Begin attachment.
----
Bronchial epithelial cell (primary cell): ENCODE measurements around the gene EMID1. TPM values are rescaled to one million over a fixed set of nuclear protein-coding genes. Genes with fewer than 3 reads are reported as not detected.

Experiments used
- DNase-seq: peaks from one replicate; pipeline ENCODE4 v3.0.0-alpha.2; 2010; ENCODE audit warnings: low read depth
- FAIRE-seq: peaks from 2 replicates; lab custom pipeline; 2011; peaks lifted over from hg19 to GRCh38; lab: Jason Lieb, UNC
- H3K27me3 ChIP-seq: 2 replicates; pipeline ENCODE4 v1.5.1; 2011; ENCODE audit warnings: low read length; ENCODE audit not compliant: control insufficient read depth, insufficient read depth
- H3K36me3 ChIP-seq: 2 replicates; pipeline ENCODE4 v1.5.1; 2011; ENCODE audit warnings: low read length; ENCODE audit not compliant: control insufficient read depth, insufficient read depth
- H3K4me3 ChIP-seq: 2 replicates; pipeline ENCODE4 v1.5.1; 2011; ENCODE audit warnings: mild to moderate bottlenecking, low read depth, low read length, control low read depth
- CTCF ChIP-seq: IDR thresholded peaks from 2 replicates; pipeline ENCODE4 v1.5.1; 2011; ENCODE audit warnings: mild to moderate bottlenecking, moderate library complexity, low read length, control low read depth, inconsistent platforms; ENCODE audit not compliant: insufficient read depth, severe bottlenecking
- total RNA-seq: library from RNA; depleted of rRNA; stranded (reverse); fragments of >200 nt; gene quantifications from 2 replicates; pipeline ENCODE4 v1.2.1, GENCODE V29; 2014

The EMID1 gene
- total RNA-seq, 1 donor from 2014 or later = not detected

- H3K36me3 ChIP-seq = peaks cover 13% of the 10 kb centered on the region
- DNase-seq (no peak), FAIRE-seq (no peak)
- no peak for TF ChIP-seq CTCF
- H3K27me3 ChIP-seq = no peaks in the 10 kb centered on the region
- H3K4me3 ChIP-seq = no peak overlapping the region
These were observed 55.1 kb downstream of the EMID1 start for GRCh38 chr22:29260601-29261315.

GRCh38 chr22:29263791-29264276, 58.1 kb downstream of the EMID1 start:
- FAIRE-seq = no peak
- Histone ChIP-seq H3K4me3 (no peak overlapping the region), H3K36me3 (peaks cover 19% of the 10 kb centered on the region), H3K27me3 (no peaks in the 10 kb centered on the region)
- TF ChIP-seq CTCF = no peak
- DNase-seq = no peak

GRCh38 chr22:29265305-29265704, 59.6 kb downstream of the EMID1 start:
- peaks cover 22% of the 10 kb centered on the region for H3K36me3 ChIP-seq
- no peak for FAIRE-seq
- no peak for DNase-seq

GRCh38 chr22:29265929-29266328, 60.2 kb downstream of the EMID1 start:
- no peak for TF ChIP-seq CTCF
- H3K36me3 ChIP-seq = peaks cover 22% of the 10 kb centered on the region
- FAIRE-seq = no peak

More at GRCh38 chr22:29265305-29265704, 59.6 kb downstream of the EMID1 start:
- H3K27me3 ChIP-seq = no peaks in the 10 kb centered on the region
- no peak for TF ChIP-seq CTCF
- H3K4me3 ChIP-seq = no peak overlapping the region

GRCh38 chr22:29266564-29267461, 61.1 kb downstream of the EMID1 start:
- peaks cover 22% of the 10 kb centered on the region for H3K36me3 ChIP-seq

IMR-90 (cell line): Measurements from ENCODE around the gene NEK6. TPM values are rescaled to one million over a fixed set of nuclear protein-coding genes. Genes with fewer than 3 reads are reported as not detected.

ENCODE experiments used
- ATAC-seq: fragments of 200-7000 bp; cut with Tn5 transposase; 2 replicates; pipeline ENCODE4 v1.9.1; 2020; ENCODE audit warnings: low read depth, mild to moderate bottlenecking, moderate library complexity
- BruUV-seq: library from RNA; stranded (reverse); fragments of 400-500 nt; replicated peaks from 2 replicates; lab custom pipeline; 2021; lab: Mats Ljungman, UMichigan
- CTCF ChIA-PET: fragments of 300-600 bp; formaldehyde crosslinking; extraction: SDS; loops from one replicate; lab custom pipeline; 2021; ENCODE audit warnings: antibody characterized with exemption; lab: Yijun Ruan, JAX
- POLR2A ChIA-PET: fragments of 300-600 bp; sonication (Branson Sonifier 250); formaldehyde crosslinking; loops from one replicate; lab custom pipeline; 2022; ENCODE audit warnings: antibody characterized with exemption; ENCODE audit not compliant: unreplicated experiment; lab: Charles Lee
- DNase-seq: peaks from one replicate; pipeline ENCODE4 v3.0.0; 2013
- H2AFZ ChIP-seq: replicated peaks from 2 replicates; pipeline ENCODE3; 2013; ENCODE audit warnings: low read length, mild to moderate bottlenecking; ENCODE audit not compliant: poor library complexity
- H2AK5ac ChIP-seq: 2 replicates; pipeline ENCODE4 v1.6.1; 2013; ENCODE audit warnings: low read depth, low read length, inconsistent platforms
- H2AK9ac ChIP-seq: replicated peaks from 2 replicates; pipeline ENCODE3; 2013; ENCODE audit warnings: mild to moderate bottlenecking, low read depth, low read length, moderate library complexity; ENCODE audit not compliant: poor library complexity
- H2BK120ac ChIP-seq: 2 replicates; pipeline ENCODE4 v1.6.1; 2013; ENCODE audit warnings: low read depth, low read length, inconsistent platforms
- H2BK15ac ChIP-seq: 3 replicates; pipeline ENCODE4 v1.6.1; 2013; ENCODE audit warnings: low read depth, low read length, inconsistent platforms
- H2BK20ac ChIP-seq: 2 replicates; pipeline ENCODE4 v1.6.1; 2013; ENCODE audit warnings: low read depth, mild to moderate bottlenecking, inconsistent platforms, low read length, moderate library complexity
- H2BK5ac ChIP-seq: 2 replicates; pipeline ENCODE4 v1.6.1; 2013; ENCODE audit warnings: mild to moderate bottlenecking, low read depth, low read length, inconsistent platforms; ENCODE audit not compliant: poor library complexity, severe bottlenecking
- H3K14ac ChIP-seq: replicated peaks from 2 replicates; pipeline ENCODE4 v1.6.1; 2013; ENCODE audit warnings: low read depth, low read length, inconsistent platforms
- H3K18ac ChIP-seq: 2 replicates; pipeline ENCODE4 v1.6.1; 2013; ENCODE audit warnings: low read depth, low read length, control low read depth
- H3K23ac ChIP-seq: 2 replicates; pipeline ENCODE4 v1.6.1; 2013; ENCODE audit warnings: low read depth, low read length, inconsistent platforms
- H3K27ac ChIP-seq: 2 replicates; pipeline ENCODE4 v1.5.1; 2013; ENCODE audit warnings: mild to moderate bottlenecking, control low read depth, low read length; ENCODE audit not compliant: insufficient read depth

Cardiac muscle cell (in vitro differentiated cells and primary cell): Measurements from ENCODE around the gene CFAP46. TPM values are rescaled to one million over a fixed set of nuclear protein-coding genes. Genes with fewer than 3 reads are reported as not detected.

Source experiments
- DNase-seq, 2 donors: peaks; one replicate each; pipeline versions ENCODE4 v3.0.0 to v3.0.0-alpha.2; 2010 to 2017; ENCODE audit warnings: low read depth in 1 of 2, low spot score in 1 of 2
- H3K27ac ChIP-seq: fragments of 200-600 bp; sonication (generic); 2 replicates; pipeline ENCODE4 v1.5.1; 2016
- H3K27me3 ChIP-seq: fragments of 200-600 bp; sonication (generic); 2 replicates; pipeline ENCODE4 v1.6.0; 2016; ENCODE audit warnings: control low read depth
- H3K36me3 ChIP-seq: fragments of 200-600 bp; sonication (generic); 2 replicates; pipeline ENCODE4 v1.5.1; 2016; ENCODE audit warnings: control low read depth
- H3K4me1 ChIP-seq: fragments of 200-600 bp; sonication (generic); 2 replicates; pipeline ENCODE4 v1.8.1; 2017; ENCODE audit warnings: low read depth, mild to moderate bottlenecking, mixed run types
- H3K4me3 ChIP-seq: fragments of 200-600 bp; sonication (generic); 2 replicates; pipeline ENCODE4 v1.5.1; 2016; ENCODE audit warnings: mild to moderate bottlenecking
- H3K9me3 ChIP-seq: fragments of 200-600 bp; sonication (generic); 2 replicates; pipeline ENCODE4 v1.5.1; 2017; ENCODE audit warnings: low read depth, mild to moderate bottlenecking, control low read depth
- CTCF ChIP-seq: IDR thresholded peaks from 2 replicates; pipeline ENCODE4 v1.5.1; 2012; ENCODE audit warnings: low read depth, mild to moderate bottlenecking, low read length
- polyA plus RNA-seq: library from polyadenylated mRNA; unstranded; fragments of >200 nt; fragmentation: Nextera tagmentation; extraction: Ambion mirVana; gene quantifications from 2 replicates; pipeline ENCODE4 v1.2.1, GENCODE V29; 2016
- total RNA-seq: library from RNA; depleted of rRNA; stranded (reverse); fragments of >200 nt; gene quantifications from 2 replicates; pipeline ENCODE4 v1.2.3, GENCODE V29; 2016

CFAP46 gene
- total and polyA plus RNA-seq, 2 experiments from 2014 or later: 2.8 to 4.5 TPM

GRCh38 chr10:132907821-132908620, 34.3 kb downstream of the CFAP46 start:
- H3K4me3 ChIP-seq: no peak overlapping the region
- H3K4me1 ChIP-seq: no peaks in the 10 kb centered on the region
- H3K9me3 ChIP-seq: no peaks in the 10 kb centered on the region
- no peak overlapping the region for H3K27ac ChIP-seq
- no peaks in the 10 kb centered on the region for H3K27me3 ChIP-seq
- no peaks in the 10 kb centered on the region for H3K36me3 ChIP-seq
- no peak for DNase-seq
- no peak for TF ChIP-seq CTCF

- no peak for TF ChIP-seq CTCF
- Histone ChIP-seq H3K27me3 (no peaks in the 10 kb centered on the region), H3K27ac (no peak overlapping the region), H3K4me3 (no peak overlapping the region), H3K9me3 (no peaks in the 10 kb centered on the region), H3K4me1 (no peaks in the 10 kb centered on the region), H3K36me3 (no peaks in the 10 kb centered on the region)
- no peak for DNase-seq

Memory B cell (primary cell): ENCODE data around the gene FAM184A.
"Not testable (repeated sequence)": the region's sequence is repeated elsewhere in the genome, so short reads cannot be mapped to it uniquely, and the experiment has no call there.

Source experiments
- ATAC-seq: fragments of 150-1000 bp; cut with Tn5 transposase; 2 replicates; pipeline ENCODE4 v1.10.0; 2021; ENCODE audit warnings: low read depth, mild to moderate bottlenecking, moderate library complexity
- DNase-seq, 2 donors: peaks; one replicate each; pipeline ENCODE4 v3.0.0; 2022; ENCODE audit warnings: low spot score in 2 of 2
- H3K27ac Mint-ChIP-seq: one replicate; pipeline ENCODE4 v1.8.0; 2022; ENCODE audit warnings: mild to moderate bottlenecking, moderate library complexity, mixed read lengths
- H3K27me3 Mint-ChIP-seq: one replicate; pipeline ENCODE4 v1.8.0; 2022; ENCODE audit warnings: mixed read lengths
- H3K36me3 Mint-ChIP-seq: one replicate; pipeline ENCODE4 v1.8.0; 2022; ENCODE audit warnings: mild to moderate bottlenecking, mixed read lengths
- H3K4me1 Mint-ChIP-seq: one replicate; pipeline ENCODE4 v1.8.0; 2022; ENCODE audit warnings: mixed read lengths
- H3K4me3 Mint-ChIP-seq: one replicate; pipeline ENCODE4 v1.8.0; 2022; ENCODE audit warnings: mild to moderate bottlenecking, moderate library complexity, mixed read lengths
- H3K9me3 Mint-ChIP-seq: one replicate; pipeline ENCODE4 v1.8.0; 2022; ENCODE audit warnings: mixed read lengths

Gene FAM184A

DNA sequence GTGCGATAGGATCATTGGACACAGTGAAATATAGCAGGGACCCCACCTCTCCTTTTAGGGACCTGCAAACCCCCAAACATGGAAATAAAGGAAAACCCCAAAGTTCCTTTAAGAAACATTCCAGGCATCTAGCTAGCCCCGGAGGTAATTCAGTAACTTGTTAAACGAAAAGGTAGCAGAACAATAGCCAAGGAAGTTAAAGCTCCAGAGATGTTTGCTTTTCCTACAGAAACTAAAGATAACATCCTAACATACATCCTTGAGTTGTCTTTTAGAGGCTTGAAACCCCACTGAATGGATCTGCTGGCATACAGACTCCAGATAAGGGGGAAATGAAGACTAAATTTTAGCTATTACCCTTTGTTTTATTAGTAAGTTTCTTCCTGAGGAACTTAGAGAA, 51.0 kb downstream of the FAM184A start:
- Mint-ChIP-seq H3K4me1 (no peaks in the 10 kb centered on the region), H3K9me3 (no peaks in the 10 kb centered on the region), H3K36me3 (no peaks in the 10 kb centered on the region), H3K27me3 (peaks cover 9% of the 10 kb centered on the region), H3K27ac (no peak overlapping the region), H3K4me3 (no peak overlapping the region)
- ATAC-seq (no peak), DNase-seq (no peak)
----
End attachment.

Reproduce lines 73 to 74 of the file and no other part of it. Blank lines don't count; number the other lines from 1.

- no peak overlapping the region for H3K27ac ChIP-seq
- no peaks in the 10 kb centered on the region for H3K27me3 ChIP-seq